In 2016, the market got off to one of its worst starts in history. At its February 11th close, the S&P 500 was down about 11% from where it ended 2015; it was also more than 14% below its May 21, 2015, record close. Many investors were worried, especially those with a short-term outlook. We know how difficult it is to forecast where the market might go next, so we are not going to say that new highs are on the horizon. At the same time, we do know that on Friday, the S&P moved into positive territory year-to-date.
In this year’s first six weeks, investors were worried about factors such as slowing growth in China and the other developing markets, economic weakness in Europe and Japan, tumbling oil prices, and the direction of the U.S. Federal Reserve’s interest policies, including criticism that the Fed had wrongly raised rates in December. There were also some concerns that recession was coming to the U.S. A mere five weeks later, the stock market has reversed course.
What is driving the market’s turnaround? First, oil prices, which have seemingly moved in lockstep with the stock market for the past few months, have surged, rising 53% in the last 24 trading days. Recent data also supports the view that our economy continues to grow at a slow, albeit steady, pace.
The market’s strong performance last week was also aided by the latest news from the Federal Reserve. Until last week, the Fed continued to project that it would raise interest rates four times in 2016. While the environment in Asia and Europe worsened, the Fed maintained its view. The Fed held another policy meeting last week. It was not surprising to learn that interest rates would remain unchanged. However, the market took a favorable view of the Fed’s “dovish” outlook. At her press conference following the meeting’s conclusion, Fed chairwoman Janet Yellen said, “What you see here is a virtually unchanged path of economic projections and a slightly more accommodative path.” Or, in plain English, rates will stay lower for longer.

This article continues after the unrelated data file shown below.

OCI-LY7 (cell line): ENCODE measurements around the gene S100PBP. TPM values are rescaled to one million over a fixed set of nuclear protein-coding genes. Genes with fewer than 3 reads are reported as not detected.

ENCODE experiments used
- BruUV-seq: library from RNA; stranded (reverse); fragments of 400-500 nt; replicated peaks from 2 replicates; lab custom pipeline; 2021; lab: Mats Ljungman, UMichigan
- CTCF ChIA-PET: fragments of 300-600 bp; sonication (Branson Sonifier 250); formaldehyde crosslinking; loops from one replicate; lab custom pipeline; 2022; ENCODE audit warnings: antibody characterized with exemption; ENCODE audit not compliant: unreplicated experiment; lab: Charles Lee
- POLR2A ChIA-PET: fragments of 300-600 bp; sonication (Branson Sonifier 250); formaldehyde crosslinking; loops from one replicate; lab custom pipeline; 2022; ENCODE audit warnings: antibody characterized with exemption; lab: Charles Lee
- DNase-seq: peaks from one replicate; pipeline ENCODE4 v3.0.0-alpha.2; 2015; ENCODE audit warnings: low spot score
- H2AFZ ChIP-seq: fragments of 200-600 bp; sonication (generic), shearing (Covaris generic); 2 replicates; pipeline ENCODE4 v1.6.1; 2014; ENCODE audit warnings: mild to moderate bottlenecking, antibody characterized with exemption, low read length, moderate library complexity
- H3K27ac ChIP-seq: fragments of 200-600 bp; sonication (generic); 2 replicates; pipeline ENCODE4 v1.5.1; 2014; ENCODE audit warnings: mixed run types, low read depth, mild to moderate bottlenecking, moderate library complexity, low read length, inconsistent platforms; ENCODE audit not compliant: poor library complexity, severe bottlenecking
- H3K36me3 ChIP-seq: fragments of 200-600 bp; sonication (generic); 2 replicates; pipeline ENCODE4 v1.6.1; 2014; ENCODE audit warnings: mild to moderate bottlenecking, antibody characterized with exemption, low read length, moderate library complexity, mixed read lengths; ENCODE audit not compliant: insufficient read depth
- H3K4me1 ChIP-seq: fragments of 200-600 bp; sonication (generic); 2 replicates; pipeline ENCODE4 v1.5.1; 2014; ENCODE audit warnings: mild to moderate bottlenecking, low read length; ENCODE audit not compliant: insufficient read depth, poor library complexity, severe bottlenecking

Ms. Yellen provided two reasons for the change in policy. First, she noted that while the U.S. is getting back to normal, the rest of the world is suffering from slow growth. It is particularly difficult for the Fed to raise rates when so many other central banks are lowering them. Second, the market has already done much of the Fed’s work as lending standards have tightened.
Previously, the Fed expected four rate hikes this year and next, taking rates to around 2.5% by 2017’s end. Now only two hikes are expected this year and the majority of the Fed’s members believe rates will be below 2% by next year’s end. This lower-for-longer environment should be a net positive for stocks.
Against this backdrop, we remain focused on controlling and improving our processes. At the same time, we aim to avoid the type of short-term thinking and herd-like behavior that can lead to higher risk and weaker returns. As a result, our goal continues to be to deliver long- rather than short-term gains. Our belief is that by remaining true to our approach of following a well-thought out process to help us select well-managed companies with strong balance sheets, that generate above-average margins and are trading at attractive valuations will provide the best opportunity to deliver solid long-term gains to client portfolios.